Computational and Applied Mathematics
Yulong Xing works on the design, analysis, and implementation of accurate and efficient numerical methods for differential equations arising from physical problems. His research is currently focused on the development of high-order numerical methods for various applications, from astrophysics to hydraulic engineering to atmospheric and climate science, and others.
Ariana Beste is interested in understanding mechanistic details of chemical conversion that are governed by kinetic barriers. Applying quantum methods, reactive force fields, transition state theory, and kinetic Monte Carlo, she is exploring various areas of research important to the mission of Oak Ridge National Laboratory: lignin conversion, low-cost carbon fiber production, and catalysis on reactive surfaces.
A. J. Baker leads research on weak form computational mathematics/physics topics in computational fluid dynamics (CFD) through UT CFD Laboratory in collaboration with JICS. Current hot research topic is HPC implementation of an analytical model-free closure theory for space filtered (LES) Navier-Stokes absent a Reynolds number (turbulent) hypothesis. A companion activity is validation of time averaged turbulent (RANS) Navier-Stokes PDE continuum modification theory enabling annihilation of nonlinear, discretization-induced dispersion error.
Stephanie TerMaath’s group focuses on computational structural mechanics. They develop numerical methods and perform computational simulation to investigate complex multi-physic problems in the fields of civil, mechanical, aerospace, and biomedical engineering. They use high-performance computing to efficiently solve complex scenarios.
Kwai Wong's research focus is the animate side of CFD, specifically the analysis of the fluid–thermal systems of the human body, ranging from the bronchial-tree system to organs and audio functionality. He and colleagues have devised a number of simulations to probe what happens when aberrations affect the remarkably intricate biological flow system—events such as stenosis [narrowing of blood vessels], stroke, and heart problems.
Computational Materials Science
David Keffer’s group focuses on using multiscale modeling tools to develop structure–property relationships for complex materials, including lignin fiber carbon electrodes for batteries, proton exchange membranes for fuel cells, nanoporous materials for gas storage and separation, and targeted catalysts. Efforts are also directed at interpreting the neutron spectra of those materials. This group participates in interdisciplinary research, closely collaborating with the experimentalists who synthesize and characterize the materials that are being modeled.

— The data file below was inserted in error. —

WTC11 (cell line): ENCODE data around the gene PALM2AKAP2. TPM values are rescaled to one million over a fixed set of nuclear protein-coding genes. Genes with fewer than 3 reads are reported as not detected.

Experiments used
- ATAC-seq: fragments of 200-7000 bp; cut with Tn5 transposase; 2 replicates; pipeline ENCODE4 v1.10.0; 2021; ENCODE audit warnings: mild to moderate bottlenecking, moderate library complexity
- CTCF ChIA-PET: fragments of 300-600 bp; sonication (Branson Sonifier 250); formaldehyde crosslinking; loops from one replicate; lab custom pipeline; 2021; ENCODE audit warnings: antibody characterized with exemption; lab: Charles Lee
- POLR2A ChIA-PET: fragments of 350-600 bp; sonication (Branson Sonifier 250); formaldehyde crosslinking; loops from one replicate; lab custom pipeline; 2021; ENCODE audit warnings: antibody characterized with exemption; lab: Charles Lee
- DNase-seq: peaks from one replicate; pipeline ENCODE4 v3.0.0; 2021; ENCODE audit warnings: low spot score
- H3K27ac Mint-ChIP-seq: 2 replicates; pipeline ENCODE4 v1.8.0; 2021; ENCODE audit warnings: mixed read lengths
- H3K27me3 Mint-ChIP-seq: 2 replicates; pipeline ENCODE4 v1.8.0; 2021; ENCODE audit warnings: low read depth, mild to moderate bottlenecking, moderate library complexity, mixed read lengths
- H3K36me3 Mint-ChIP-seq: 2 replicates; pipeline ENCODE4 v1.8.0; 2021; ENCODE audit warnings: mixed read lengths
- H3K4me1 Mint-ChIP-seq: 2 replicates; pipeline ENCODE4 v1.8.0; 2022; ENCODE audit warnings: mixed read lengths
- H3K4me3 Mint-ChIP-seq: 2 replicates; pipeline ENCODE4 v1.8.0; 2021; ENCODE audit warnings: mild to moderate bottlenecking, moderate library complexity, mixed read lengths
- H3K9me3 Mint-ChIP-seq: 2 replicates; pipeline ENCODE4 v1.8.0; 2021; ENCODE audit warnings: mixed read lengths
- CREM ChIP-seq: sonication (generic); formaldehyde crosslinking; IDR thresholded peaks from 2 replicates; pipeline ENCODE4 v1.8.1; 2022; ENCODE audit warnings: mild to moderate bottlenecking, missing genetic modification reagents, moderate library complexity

Yanfei Gao's group uses computer simulation, theoretical modeling, and experiments to explore plastic deformation and fracture of a variety of advanced structural materials. These materials include superalloys, bulk amorphous alloys, and single nanoscale crystals with low-defect density. The group employs nano-indentation techniques to study the mechanical properties of materials at length scales not easily accessible by other test methods. By combining computer simulations with experiments, they obtain a far more complete picture of the material deformation and underlying mechanisms than is possible through the use of experiments alone.
Jacek Jakowski's current research focuses on the development of efficient quantum dynamics methods for the application in energy research and modeling nanoscale advanced materials.
Predrag Krstic studies the dynamics of complex molecular systems interacting with photons, electrons, atoms, and molecules, using a wide spectrum of numerical methods, from classical and quantum-classical molecular dynamics and solutions of the time-dependent Schrodinger equation, to Poisson-Nernst-Planck-Stokes partial differential equations of fluid mechanics. The research covers applications in nanobiotechnology, nuclear fusion, particle–surface interactions, astrophysics, and molecular electronics.
Anthony Mezzacappa’s group has been engaged in the development of (1) physics-based preconditioners for the solution of the large, sparse linear systems of equations underpinning the numerical solution of the neutrino Boltzmann kinetic equations; (2) strategies for successful tera- to peta-scale data management; (3) visualization of multi-dimensional scalar, vector, and tensor supernova data; and (4) strategies for adaptive mesh refinement for memory-intensive applications involving radiation transport.
Computer Science and Software
Gregory Peterson's research addresses next-generation computing architectures—particularly accelerator technologies such as GPUs, MICs, and FPGAs. He is interested in the architecture, programming, design automation, and performance evaluation of computing systems based on accelerators and multicore processors. Gregory examines those emerging platforms by using computational science applications and exploring the most effective architectural approaches for creating highly efficient implementations. He also investigates practical operational issues related to energy efficiency and security for advanced computing systems.